Sleep Deprivation May Impair Memory
Staying Up All Night Makes for Fuzzy Memories, Study Shows
Feb. 12, 2007 -- Want a sharper memory? Get some sleep.
Sleep deprivation tends to hamper the brain's ability to make new memories,
a new study shows.
The study, published online in Nature Neuroscience, comes from
researchers at Harvard Medical School and Boston's Beth Israel Deaconess
In the study, Matthew Walker, PhD, and colleagues studied 28 healthy young
adults aged 18-30 (average age: 22).
Walker's team split participants into two groups for the four-day study.
Starting on the first day, the researchers kept one group awake for 35
straight hours at the Beth Israel Deaconess Medical Center.
Those participants were allowed to use the Internet or email, take short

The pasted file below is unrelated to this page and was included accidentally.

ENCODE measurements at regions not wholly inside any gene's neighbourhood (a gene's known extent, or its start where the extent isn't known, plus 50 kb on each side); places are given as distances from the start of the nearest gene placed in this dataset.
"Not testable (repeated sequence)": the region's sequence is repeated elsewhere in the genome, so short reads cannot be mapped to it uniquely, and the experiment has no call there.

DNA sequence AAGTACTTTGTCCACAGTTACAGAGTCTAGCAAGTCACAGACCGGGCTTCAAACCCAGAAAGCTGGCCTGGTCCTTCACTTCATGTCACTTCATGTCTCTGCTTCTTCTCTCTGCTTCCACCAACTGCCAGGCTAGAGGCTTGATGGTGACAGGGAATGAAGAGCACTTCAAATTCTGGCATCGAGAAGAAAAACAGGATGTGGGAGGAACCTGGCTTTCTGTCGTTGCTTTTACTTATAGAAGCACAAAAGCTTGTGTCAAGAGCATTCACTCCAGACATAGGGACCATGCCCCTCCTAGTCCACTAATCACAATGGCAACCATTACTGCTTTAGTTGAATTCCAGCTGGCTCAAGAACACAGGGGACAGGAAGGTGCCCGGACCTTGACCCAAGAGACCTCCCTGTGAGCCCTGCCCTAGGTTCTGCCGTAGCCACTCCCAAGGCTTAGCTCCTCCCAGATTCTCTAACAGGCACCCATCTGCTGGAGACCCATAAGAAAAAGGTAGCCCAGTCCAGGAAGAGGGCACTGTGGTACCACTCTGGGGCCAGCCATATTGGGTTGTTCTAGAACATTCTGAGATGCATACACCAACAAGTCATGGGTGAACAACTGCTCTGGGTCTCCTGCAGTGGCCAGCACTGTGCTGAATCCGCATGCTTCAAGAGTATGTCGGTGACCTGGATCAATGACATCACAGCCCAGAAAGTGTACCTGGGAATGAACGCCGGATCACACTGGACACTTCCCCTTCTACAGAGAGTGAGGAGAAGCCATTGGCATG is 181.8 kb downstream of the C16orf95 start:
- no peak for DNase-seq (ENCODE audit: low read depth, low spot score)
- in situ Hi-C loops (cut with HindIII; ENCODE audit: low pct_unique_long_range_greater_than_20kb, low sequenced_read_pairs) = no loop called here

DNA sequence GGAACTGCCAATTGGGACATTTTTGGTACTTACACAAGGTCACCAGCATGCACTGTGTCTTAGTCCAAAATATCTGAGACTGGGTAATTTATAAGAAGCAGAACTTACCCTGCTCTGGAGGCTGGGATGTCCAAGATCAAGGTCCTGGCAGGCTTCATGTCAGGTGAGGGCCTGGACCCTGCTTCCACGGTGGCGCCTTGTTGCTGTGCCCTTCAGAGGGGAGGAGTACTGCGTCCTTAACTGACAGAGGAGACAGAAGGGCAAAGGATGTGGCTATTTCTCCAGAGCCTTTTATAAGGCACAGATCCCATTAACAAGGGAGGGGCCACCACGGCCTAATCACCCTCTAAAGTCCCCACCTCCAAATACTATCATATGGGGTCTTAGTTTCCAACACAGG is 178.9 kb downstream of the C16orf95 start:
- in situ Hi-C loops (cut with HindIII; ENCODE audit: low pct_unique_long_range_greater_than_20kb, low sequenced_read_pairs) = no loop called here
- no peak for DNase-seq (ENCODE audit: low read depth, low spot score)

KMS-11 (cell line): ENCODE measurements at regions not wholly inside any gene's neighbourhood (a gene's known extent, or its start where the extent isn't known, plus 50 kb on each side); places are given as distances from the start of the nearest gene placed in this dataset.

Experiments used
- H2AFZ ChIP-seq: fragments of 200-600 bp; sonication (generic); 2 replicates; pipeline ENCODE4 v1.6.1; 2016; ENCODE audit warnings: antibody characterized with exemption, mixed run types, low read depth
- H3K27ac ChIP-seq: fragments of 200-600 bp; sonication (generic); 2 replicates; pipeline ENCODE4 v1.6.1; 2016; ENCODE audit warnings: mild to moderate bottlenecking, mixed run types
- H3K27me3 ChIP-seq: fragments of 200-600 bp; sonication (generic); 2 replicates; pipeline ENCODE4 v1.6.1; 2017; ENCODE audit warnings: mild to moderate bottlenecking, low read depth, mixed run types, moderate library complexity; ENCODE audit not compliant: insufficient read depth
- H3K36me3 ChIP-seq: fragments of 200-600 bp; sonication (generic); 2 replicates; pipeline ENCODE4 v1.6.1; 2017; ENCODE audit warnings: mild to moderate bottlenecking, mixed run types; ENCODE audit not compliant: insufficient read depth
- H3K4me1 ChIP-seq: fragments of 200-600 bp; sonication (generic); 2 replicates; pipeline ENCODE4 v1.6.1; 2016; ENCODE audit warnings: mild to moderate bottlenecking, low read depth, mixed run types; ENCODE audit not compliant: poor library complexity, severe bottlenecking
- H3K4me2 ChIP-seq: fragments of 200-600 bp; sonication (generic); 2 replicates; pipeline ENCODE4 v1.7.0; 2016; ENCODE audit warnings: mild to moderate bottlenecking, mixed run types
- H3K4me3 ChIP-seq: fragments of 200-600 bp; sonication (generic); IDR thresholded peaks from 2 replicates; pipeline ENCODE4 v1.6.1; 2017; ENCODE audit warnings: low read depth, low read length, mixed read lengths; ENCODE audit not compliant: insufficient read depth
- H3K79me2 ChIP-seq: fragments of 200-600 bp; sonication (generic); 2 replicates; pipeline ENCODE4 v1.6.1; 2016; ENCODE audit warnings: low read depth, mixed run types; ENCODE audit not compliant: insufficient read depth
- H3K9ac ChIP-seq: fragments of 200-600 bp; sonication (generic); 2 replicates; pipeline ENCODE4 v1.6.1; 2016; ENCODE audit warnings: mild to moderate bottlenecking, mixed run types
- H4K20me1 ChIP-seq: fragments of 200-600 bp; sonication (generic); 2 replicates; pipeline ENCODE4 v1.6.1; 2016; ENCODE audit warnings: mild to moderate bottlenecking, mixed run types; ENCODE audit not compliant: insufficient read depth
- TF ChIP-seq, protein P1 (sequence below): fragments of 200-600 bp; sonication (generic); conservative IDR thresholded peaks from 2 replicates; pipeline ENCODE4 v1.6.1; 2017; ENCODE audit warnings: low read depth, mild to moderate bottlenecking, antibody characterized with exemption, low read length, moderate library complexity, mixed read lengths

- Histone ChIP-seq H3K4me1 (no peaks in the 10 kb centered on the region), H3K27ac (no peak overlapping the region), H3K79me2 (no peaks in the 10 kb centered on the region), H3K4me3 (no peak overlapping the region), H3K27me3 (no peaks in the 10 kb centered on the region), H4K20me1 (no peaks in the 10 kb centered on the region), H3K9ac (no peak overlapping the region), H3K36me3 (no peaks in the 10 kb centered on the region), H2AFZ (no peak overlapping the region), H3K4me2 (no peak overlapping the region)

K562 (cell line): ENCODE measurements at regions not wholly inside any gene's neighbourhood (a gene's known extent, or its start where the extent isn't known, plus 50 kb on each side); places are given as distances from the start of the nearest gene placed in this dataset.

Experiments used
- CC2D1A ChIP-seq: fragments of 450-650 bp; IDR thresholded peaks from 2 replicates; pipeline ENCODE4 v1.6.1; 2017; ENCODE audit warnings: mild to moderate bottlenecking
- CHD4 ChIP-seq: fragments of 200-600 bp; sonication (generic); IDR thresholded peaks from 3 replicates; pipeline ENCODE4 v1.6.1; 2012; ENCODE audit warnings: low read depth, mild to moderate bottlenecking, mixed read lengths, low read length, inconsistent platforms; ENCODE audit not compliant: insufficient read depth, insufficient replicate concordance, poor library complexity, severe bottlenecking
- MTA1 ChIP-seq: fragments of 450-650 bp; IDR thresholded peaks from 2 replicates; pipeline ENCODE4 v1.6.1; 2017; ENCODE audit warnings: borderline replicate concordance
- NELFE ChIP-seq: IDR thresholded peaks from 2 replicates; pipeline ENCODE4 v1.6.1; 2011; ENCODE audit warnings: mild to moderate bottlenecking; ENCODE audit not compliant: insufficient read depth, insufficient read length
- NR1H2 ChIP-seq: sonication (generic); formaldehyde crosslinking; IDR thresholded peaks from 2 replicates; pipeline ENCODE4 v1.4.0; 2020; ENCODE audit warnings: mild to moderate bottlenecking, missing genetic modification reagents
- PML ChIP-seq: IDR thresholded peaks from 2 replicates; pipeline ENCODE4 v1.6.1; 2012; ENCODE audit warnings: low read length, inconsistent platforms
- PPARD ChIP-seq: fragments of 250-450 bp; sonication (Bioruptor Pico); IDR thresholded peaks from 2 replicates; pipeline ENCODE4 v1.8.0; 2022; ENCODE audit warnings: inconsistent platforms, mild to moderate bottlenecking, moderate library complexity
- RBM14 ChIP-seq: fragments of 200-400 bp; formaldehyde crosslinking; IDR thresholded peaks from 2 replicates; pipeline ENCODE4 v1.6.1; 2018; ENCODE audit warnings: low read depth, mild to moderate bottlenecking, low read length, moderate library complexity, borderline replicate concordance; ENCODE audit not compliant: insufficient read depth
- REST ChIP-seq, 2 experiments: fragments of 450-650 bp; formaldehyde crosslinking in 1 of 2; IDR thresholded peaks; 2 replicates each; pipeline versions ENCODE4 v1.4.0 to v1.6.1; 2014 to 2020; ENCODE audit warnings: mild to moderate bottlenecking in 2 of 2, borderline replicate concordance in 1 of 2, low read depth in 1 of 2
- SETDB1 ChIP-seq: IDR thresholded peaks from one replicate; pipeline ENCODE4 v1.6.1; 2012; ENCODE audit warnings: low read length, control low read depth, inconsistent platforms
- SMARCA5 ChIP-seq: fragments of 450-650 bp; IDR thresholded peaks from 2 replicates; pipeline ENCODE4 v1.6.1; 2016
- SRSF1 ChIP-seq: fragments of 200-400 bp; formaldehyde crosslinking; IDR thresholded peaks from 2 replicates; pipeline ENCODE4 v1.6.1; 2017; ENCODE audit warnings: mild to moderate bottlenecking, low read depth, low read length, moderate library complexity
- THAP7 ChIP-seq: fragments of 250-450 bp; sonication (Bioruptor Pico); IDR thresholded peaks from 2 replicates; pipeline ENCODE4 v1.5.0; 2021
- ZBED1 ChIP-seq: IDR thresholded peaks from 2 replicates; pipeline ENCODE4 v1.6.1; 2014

walks, read, or play board games. But they weren't allowed to sleep -- not even
a quick nap.
Meanwhile, participants in the other group spent a normal night at home with
no sleep restrictions.
Sleepy Brain Scans
At 6 p.m. the next day, all participants watched a slide show. They saw 150
slides of landscapes, objects, and people who weren't celebrities.
Meanwhile, participants got high-tech brain scans, using functional magnetic
resonance imaging (fMRI).
Those brain scans showed that certain areas of the brain involved in memory
were more active in participants who hadn't been deprived of sleep.
After the slide show, everyone went home to sleep, with no sleep
restrictions. But the study wasn't over just yet.
The following evening, participants took a pop quiz on the slides they had
seen 24 hours earlier.
They saw the same 150 slides, randomly mixed with 75 new slides.
Each slide was shown on a computer screen for a fraction of a second.
Immediately after each image faded, participants had to indicate whether they'd
seen it before.
Those who had been sleep deprived on the first night of the study performed
worst -- even though they'd had a night to catch up on their sleep.
Those results could be particularly important nowadays, as many people skimp
Walker's team calls the findings "worrying … considering society's
increasing erosion of sleep time."